Monday, February 20, 2017


One month ago today, January 20th, I was on a bus bound for DC to participate in the Women's March. It was during the bus ride that I decided I really wanted to engage in conversation with the "other side". I watched my fellow marchers devouring books, seeking information, desperately trying to understand these people who feel so differently about the direction of our country and our country's institutions.

I haven't been particularly successful at stimulating dialogue on the blog but I have had ongoing conversations with some of my more conservative family members on their Facebook pages. I am discouraged and dismayed by what I hear, but determined to keep the conversation going as long as they are willing. (No one has unfriended me yet.)

I started this invitation to dialogue with these questions: where do you get your news? what sources do you trust and why? A handful of my liberal friends have responded but I can't get any response from conservatives, on the blog or in private. This exchange yesterday left me dumbfounded:

The media works overtime to make up bad stories about Trump, and swoon over Hillary. ...
I've been trying to reach out and learn more about how we get our news and information. When I read what you say about "the media" it makes no sense to me. But it's equally clear that what I say makes no sense to you. I have a few blog posts on this subject. Please read and comment on the blog (you can be anonymous if you prefer). I really do want to understand.
You really can't see how biased the media is? Even liberals talk about how the media always sides with the left.
"The media" is not one monolithic entity which is why I'm posing the question. "The media" is tens of thousands of journalists writing & producing for thousands of print, video and digital outlets. Our democracy depends on this activity: scrutinizing, questioning, demanding transparency. When 45 suggests that all media that is not favorable to him is "fakenews" and lies about everything from the size of his electoral victory to what he said the day before (on tape, in front of dozens of journalists), we should all be very afraid. It is a nail in the coffin of democracy.
No, the media does not determine democracy and we are a republic not a democracy. The majority of the mainstream media is biased and that is a fact. 

This is pretty consistent with what I'm seeing in my (admittedly limited) "conversation" with conservatives: I can't get an answer to the question about what they read or where they get their information, only attacks on professional jouranalists. From 45's mouth to the ears, via sensationalist videos (carefully edited to remove any clarifying context).

This is what we're up against, friends. It really is an alternate reality where anything that doesn't fit the limited world view simply isn't real.


Sunday, February 19, 2017

Information, Misinformation, and Child Marriage

I was recently asked to respond to a video showing a wedding celebration of an 80 year old man to a 12 year old girl. The person who shared this video held it up as an example of the abuse of Muslim women and children under Sharia. I decided to respond on my blog as a way of engaging more people in the conversation and hopefully putting a few more cracks in the walls that form our own echo chambers.

Dear friend,

About 18 months ago, we laughed together at the irony that we found ourselves on the same "side" of an issue because we don't often agree about much of anything political. We both thought that Trump's candidacy was a disaster and you posted something on Facebook like, "I can hardly  believe Kristin Brown and I actually agree about something political!"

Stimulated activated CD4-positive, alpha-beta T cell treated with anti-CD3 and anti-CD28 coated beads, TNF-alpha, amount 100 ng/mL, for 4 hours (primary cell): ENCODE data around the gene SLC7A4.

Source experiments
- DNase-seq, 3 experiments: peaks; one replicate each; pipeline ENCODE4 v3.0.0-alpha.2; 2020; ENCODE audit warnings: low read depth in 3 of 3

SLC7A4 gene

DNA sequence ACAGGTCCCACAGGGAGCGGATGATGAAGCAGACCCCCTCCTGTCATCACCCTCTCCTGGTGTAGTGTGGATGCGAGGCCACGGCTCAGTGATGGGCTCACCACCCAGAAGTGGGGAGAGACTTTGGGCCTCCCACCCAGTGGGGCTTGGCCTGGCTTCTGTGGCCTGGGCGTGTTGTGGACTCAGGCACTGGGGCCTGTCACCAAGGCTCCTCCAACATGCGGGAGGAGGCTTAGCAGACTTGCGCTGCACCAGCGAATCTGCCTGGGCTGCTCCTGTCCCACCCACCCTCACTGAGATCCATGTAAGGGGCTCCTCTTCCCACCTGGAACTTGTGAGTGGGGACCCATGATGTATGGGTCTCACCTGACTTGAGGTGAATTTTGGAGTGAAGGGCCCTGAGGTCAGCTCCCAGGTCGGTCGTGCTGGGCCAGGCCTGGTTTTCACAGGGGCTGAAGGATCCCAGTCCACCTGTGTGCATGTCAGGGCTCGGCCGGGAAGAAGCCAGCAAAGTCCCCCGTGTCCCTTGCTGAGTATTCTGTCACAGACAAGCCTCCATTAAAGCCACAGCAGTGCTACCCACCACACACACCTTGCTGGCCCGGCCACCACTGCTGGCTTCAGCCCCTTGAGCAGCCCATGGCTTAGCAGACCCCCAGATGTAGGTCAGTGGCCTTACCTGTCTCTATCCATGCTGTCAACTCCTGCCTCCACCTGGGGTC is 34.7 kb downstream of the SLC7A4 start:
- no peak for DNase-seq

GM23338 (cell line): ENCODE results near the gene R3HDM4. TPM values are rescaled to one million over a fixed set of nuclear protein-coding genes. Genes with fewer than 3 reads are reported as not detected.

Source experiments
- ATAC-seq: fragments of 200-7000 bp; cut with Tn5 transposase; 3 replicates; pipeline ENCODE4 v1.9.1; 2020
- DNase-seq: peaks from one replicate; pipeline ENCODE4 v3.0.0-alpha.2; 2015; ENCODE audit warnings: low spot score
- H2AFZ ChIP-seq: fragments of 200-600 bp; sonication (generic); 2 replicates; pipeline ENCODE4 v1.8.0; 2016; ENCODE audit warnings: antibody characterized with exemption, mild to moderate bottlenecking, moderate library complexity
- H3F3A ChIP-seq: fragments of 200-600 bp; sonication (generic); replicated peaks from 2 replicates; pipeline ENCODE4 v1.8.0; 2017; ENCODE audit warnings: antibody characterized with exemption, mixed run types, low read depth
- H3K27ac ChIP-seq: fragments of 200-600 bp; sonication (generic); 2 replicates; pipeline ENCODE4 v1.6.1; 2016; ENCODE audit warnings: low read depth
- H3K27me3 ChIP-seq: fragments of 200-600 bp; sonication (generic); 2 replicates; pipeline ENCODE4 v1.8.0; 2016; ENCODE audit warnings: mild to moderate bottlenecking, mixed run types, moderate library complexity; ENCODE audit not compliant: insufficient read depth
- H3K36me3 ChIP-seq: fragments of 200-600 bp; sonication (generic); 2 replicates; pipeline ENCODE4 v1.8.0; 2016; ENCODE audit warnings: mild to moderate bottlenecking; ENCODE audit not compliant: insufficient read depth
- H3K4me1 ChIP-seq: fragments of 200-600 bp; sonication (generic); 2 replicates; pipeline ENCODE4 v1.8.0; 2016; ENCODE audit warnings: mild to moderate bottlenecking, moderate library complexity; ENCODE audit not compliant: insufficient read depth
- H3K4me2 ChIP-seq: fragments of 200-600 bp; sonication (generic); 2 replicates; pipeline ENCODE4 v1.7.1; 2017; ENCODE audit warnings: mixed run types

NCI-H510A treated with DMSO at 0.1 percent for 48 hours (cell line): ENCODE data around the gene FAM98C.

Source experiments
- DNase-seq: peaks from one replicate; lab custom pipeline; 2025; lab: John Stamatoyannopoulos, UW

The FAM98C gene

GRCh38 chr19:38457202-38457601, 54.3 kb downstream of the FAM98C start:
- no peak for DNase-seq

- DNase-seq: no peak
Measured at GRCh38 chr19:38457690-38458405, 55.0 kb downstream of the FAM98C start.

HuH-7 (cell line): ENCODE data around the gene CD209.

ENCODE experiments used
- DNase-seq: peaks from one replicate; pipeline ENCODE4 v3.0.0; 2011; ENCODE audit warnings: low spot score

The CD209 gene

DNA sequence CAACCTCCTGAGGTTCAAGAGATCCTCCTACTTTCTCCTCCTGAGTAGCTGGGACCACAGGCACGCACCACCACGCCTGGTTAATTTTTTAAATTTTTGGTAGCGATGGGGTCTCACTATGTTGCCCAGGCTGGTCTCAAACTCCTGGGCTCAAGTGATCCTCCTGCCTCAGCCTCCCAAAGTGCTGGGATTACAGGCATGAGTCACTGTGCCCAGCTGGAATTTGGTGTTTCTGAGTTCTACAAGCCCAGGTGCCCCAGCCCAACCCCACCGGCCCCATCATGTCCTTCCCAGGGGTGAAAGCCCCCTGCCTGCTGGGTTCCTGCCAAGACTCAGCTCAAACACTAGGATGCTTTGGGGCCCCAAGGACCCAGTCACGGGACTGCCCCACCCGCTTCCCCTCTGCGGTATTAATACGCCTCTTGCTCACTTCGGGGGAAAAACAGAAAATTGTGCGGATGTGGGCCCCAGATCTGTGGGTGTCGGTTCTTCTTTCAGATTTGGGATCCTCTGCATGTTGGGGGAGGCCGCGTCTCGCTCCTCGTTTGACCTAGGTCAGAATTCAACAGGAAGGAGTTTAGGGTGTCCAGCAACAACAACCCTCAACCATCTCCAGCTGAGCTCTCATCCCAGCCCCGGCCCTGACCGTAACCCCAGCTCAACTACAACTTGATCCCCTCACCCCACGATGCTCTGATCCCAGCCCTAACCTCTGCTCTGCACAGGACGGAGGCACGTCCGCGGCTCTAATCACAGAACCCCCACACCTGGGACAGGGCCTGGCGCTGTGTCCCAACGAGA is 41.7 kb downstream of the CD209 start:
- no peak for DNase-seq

So, I want to begin my response to the video from that place: the place where we agree. We have a lot in common. We are both middle-aged white women who grew up in the Midwestern United States in Christian families. Both of our families of origin are relatively conservative although I believe your upbringing was more conservative than mine. And yes, we both find the idea of an 80-year-old man "marrying" a 12-year-girl abhorrent. 

The video you shared raises (at least) three issues that I will address:
  • Child marriage is an abhorrent practice and should be prevented. The practice is not associated with any particular religion.
  • The Internet is a source of both information and misinformation. 
  • Context matters. Don't fall prey to the campaigns to present "sensational" stories as "information". Check the sources. Make sure you get the whole story. #FactsMatter
Child Marriage
Child marriage is an abhorrent practice and should be prevented. Child marriage is not a practice of a particular religion. Rather, it is a practice that is found around the world and is associated with poverty and low levels of education. Educating girls is the most effective deterrent to child marriage (as well as sex trafficking and other forms of violence against women and children). There is a wonderful documentary, Half the Sky that addresses this issue comprehensively.

Almost one-quarter of the world's population is Muslim. It is therefore not remarkable that many countries that have high levels of poverty and correspondingly low levels of education also have large Muslim populations and that some of them practice child marriage. UNICEF's data show "rates of child marriage are highest in sub-Saharan Africa, where around 4 in 10 girls marry before age 18; about one in eight were married or in union before age 15. This is followed by Latin America and the Caribbean and the Middle East and North Africa, where 24 per cent and 18 per cent, respectively, of women between the ages of 20 and 24 were married in childhood."

Islamic law, or Sharia, does not encourage or support child marriage. But yes, there are communities that identify as Muslim and allow child marriage. That does not make child marriage a "Muslim practice" any more than burning crosses on people's lawns is a "Christian practice".